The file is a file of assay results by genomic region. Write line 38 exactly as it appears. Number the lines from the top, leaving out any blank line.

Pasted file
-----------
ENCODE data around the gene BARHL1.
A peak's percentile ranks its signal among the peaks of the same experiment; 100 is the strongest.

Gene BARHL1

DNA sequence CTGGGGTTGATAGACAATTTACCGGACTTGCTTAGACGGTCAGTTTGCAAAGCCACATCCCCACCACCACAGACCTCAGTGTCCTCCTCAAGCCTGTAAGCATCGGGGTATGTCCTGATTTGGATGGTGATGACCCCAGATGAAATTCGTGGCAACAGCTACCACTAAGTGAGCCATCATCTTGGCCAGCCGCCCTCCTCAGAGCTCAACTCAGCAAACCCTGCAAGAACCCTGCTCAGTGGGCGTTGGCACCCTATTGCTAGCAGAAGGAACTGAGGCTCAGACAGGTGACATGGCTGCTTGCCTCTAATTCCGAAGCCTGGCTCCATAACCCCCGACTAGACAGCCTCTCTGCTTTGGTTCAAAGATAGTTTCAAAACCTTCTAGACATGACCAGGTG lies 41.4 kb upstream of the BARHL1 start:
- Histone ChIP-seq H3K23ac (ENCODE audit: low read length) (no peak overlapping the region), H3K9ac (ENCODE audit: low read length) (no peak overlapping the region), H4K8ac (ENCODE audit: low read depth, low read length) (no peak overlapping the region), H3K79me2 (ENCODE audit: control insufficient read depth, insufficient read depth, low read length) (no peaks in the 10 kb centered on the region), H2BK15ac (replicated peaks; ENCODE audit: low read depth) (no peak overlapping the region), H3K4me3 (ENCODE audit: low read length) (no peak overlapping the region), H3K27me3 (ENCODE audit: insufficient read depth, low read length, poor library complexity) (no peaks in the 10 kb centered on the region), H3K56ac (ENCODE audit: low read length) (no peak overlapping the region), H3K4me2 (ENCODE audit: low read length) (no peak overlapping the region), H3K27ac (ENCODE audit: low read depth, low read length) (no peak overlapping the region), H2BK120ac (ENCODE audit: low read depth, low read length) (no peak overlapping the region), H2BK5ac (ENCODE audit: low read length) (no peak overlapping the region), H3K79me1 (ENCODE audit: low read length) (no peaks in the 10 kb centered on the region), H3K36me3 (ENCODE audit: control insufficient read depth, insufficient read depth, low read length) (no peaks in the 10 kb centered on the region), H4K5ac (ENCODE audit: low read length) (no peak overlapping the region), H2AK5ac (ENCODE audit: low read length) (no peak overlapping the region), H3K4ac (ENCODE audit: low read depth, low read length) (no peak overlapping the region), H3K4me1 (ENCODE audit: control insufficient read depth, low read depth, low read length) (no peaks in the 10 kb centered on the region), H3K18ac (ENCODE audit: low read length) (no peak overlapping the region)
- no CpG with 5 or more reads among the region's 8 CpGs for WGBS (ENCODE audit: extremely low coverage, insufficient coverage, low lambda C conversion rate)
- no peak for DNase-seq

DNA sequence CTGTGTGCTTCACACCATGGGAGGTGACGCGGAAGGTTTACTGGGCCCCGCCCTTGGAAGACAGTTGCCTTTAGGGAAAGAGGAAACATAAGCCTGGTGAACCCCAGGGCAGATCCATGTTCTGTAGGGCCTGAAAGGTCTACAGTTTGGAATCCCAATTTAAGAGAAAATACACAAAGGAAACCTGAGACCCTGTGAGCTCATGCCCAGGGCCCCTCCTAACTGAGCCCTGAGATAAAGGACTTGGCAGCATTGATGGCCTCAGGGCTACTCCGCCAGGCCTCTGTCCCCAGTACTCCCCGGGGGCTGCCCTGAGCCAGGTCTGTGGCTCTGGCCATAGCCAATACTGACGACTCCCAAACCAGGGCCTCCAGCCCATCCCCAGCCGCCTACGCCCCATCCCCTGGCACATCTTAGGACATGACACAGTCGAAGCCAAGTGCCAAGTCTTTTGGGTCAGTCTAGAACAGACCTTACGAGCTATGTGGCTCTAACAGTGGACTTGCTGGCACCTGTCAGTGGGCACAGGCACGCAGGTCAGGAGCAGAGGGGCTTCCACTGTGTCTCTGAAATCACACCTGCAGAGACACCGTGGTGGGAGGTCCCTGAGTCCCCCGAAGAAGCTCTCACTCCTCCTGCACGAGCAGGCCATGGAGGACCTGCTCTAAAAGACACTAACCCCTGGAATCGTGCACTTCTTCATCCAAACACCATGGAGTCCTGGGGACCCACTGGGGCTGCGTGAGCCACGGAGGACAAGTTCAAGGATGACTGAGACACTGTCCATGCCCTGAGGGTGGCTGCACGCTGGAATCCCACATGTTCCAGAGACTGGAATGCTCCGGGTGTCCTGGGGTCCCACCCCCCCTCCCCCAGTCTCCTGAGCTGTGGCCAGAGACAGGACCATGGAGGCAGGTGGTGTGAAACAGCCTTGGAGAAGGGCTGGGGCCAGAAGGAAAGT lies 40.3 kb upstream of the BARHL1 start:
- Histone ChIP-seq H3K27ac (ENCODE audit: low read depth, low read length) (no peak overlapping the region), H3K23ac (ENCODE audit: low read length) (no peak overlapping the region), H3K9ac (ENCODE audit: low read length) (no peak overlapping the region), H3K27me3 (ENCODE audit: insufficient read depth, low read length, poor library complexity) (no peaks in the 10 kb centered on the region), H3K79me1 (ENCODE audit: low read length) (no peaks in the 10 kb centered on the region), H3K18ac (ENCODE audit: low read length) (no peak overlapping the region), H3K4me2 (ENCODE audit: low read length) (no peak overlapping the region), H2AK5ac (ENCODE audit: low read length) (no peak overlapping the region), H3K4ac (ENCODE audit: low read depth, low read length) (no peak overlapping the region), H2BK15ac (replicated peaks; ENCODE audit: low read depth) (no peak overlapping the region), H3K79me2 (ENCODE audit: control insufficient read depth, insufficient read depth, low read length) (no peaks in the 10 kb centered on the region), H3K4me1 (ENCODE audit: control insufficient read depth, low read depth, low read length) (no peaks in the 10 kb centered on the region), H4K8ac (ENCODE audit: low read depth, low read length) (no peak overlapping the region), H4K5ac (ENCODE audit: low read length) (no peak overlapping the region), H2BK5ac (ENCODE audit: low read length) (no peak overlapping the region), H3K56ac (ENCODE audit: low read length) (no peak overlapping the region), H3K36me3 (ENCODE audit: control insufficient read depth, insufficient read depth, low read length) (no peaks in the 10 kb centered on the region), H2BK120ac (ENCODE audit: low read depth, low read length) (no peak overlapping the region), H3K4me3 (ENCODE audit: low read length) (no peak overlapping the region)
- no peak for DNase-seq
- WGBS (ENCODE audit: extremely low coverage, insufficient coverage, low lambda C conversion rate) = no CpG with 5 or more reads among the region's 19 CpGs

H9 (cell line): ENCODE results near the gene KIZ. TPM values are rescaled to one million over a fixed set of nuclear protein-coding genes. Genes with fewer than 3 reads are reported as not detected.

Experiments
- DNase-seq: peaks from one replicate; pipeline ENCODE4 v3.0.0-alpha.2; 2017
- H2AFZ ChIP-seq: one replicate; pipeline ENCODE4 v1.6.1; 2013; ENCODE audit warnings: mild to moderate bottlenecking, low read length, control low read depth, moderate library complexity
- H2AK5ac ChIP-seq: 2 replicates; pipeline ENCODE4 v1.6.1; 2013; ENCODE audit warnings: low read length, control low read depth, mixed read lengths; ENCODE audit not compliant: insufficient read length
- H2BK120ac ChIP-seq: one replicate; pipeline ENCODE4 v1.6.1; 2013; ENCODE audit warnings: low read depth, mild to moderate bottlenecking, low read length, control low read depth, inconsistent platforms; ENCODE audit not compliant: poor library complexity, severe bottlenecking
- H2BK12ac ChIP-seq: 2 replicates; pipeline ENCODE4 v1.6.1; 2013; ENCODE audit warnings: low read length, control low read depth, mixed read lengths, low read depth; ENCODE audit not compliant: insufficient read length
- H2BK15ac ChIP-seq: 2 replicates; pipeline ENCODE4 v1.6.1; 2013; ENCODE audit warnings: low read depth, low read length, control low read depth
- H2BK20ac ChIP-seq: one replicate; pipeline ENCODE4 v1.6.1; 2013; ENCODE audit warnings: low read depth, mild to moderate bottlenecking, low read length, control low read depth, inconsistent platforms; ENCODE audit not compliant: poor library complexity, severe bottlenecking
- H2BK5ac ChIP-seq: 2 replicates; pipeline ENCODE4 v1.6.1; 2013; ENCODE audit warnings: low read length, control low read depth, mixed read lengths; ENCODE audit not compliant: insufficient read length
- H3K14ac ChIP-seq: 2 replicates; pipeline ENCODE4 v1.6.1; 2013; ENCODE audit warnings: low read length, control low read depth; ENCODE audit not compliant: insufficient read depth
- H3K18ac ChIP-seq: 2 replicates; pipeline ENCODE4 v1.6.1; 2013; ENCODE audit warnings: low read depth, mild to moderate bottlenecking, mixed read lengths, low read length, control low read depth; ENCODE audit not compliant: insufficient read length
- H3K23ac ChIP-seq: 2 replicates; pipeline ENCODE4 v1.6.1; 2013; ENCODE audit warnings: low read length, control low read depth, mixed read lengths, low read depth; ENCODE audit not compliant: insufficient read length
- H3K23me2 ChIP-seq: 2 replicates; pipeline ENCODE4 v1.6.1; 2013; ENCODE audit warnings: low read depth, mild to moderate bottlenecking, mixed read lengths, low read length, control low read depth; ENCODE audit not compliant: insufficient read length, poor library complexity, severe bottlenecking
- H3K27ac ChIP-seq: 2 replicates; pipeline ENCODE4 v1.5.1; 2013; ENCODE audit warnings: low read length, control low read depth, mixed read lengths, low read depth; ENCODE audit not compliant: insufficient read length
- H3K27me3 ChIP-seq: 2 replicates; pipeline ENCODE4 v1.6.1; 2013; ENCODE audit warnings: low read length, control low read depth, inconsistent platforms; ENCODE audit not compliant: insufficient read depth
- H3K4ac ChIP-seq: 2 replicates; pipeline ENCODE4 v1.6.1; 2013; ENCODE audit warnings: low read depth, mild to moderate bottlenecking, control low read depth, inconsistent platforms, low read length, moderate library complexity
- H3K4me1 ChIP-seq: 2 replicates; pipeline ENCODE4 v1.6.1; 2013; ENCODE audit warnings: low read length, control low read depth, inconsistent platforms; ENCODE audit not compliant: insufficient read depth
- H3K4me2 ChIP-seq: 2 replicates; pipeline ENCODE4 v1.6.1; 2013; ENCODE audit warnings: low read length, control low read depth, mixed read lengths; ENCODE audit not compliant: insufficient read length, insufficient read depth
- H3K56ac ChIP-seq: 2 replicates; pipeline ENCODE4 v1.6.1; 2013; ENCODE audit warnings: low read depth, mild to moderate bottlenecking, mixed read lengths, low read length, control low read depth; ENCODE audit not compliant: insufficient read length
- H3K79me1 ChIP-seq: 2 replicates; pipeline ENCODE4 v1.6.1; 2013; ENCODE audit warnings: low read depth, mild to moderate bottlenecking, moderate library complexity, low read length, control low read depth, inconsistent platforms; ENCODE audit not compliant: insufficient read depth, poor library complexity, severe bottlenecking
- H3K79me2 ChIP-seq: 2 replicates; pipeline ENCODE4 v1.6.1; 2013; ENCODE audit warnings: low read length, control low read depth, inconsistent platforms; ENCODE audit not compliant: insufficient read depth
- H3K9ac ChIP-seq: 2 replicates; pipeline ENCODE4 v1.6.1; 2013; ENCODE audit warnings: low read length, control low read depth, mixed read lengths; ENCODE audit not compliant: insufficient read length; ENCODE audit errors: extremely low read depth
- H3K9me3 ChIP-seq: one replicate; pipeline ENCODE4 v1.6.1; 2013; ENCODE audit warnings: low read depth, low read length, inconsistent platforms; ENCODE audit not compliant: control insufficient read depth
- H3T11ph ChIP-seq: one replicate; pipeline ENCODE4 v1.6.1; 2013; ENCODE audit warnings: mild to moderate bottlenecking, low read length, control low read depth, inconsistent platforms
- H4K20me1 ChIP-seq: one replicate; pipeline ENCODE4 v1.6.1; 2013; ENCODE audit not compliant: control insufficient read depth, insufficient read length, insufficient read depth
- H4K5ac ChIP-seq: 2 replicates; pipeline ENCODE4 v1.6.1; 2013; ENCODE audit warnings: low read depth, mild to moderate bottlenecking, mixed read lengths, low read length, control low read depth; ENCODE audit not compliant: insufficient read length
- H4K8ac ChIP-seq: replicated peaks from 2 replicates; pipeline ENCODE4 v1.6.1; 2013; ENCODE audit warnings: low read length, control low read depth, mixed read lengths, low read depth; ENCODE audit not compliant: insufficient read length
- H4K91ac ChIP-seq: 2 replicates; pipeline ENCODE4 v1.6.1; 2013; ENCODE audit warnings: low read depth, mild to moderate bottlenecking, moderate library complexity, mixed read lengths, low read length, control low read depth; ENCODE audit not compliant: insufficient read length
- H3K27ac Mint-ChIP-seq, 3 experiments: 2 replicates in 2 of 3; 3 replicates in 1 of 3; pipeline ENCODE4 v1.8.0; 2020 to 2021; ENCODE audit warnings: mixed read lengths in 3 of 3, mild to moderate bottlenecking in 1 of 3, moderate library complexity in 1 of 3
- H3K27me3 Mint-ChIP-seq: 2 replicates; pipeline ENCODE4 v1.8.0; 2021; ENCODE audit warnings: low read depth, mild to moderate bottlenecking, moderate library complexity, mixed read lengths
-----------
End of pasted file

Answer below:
- H4K5ac ChIP-seq: 2 replicates; pipeline ENCODE4 v1.6.1; 2013; ENCODE audit warnings: low read depth, mild to moderate bottlenecking, mixed read lengths, low read length, control low read depth; ENCODE audit not compliant: insufficient read length